While we do not know for certain what happened, here are a few traditions passed down over the centuries.
She did exactly that and proclaimed to them, “I have seen the Lord!” After that, the rest of the Bible is silent in regards to where she went and what she did.
However, there are varying traditions that give some possibilities as to where she went after Jesus’ resurrection.
The medieval text known as the Golden Legend paints Mary Magdalene as a preacher. For example, it gives one story where Mary Magdalene teaches some pagans about Jesus Christ.
When blessed Mary Magdalene saw the people gathering at the shrine to offer sacrifice to the idols, she came forward, her manner calm and her face serene, and with well-chosen words called them away from the cult of idols and preached Christ fervidly to them.
After a few adventures preaching the Gospel of Jesus Christ, the Golden Legend claims that she went into solitude for the rest of her life.
At this time blessed Mary Magdalene, wishing to devote herself to heavenly contemplation, retired to an empty wilderness, and lived unknown for thirty years in a place made ready by the hands of angels.
According to this account, she died after receiving Holy Communion from a priest friend of hers who lived nearby.
On the other hand, the Catholic Encyclopedia relates a few differing stories.
The Greek Church maintains that the saint retired to Ephesus with the Blessed Virgin and there died, that her relics were transferred to Constantinople in 886 and are there preserved. Gregory of Tours supports the statement that she went to Ephesus.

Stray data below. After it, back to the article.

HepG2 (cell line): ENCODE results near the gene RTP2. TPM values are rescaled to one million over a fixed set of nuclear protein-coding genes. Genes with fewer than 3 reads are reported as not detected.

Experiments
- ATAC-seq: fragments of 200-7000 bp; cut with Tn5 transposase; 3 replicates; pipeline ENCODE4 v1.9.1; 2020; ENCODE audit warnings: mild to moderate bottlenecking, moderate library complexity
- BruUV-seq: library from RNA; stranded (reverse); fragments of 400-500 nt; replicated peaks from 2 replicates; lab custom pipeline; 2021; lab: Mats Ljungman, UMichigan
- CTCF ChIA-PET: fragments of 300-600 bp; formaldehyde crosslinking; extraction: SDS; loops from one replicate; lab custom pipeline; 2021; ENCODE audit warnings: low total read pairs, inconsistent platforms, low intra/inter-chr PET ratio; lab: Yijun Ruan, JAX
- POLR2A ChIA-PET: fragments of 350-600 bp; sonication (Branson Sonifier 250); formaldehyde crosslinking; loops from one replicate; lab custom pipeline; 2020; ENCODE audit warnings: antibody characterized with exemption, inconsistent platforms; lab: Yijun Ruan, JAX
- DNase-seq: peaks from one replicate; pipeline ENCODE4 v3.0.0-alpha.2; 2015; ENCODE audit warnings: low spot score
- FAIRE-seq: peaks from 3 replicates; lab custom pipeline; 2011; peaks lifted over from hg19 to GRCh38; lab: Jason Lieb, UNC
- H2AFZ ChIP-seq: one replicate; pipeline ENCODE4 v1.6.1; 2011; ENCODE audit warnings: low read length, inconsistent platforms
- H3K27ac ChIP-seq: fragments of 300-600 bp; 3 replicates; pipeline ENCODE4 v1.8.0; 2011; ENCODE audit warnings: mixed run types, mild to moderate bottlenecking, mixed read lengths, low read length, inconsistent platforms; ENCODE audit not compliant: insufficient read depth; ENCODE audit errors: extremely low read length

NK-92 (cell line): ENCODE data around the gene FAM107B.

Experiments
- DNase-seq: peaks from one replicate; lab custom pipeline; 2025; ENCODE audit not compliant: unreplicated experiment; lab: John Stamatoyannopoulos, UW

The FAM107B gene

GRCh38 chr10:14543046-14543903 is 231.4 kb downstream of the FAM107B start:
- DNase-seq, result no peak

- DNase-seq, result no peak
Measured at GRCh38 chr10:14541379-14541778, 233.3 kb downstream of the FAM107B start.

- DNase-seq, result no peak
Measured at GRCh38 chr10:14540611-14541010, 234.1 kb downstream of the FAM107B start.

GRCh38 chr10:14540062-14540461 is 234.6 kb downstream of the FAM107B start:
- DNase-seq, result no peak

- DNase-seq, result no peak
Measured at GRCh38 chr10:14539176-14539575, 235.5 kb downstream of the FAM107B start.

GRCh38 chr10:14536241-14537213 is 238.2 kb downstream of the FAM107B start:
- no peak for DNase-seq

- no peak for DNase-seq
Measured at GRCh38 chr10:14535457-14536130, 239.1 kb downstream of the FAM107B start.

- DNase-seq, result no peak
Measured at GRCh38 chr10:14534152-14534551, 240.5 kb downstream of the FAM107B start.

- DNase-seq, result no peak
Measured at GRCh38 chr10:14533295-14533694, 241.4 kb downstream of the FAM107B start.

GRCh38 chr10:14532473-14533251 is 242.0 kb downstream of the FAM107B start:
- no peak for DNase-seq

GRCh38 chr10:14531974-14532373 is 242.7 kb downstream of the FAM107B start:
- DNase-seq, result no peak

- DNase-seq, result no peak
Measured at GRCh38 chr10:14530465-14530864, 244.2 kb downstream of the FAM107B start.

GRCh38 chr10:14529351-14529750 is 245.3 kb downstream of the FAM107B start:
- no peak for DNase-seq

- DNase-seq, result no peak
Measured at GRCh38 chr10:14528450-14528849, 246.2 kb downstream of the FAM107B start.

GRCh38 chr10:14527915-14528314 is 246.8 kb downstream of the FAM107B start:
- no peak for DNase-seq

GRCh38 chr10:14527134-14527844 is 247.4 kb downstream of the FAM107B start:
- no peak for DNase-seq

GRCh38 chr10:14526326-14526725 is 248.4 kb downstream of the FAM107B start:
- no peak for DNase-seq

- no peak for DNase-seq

There is even a tradition that Mary Magdalene went to France. According to AtlasObscura, “When Mary Magdalene fled the Holy Land, legend says she took refuge in a cave [near the Sainte-Baume mountains in southern France]. This mountaintop cave is now a hidden monastery called the Sanctuary of Mary Magdalene.”
Some of her relics are reportedly located in a church in Aix-en-Provence, France, near where she was a hermit for 30 years.
It is uncertain which of these legends, if any, is true, but whatever the case might have been, Mary Magdalene likely had a privileged place in the early Church for her personal encounter with the risen Lord.
Since you are here…
…we’d like to have one more word with you. We are excited to report that Aleteia’s readership is growing at a rapid rate, world-wide! Our team proves its mission every day by providing high-quality content that informs and inspires a Christian life. But quality journalism has a cost and it’s more than ads can cover. We want our articles to be accessible to everyone, free of charge, but we need your help. To continue our efforts to nourish and inspire our Catholic family, your support is invaluable. Become an Aleteia Patron today for as little as $3 a month. May we count on you?